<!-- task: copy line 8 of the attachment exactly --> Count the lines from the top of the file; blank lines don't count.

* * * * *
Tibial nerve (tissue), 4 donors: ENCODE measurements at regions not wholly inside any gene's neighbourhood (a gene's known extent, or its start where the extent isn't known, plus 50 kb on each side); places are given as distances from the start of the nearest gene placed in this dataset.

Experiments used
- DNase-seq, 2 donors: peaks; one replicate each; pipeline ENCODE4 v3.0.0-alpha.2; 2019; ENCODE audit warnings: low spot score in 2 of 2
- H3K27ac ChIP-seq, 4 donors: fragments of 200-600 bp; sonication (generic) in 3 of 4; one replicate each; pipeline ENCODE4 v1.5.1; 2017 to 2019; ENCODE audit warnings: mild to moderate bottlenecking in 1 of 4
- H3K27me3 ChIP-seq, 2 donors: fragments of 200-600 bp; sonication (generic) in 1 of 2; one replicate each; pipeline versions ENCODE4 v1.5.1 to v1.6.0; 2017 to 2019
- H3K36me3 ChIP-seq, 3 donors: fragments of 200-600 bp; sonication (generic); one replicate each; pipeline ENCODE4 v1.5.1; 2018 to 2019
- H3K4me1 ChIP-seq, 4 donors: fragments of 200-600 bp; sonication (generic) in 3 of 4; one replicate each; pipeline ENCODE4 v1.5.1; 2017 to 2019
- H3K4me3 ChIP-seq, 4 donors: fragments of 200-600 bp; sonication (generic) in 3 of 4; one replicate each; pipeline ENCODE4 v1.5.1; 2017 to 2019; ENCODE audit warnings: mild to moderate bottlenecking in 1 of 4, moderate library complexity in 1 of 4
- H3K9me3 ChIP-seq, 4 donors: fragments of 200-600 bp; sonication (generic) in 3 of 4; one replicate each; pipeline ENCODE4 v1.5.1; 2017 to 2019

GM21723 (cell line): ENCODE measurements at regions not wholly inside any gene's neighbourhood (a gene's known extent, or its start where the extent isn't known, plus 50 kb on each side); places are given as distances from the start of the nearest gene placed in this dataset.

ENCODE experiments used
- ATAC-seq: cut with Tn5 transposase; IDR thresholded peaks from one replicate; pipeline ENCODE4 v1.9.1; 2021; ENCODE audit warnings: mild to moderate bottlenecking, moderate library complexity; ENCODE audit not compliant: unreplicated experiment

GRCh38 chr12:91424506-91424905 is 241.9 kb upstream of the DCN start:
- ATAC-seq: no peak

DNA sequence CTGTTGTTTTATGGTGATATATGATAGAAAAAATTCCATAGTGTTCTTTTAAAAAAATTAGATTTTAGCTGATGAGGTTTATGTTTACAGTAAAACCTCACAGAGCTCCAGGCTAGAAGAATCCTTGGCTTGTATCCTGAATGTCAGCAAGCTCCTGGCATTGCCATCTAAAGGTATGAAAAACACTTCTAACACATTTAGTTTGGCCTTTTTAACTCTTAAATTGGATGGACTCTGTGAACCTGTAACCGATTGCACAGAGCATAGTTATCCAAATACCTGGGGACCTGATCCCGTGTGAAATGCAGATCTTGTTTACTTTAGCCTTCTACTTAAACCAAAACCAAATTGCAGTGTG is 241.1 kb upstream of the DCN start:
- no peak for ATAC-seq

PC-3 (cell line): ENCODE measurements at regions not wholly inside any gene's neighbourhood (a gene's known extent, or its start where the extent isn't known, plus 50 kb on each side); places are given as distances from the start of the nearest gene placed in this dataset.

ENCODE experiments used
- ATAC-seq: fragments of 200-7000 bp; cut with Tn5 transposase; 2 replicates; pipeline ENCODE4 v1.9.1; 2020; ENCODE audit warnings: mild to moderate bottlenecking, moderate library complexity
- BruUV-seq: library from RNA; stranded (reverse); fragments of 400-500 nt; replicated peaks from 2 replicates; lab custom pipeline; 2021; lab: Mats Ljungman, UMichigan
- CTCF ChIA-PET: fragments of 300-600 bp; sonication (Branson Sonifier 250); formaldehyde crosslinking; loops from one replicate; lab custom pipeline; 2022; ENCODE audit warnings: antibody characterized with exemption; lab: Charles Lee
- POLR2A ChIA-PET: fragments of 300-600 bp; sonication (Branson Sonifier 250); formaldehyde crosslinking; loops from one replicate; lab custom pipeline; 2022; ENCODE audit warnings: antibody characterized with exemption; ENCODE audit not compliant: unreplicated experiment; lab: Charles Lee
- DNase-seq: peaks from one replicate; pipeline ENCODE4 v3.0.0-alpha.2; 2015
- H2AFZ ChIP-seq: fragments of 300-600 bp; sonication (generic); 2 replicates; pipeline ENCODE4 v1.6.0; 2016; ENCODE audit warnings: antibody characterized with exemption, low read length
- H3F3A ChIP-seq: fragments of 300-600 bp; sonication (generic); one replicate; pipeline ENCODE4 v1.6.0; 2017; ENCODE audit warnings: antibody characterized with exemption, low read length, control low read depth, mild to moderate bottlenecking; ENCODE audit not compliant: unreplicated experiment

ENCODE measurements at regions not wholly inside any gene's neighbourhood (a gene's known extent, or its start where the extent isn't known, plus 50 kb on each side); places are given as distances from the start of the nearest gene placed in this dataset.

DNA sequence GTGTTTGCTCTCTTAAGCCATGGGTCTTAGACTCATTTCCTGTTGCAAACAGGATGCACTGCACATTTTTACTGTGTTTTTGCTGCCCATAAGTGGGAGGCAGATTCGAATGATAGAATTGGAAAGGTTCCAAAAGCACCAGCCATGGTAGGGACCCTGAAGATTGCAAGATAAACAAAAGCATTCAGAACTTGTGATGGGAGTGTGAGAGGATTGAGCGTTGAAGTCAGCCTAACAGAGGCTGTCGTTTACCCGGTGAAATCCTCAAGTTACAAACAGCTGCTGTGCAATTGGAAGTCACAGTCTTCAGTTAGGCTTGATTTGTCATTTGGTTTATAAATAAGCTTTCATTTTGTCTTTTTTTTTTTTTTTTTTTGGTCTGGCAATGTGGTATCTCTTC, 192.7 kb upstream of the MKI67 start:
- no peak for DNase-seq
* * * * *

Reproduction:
- H3K4me3 ChIP-seq, 4 donors: fragments of 200-600 bp; sonication (generic) in 3 of 4; one replicate each; pipeline ENCODE4 v1.5.1; 2017 to 2019; ENCODE audit warnings: mild to moderate bottlenecking in 1 of 4, moderate library complexity in 1 of 4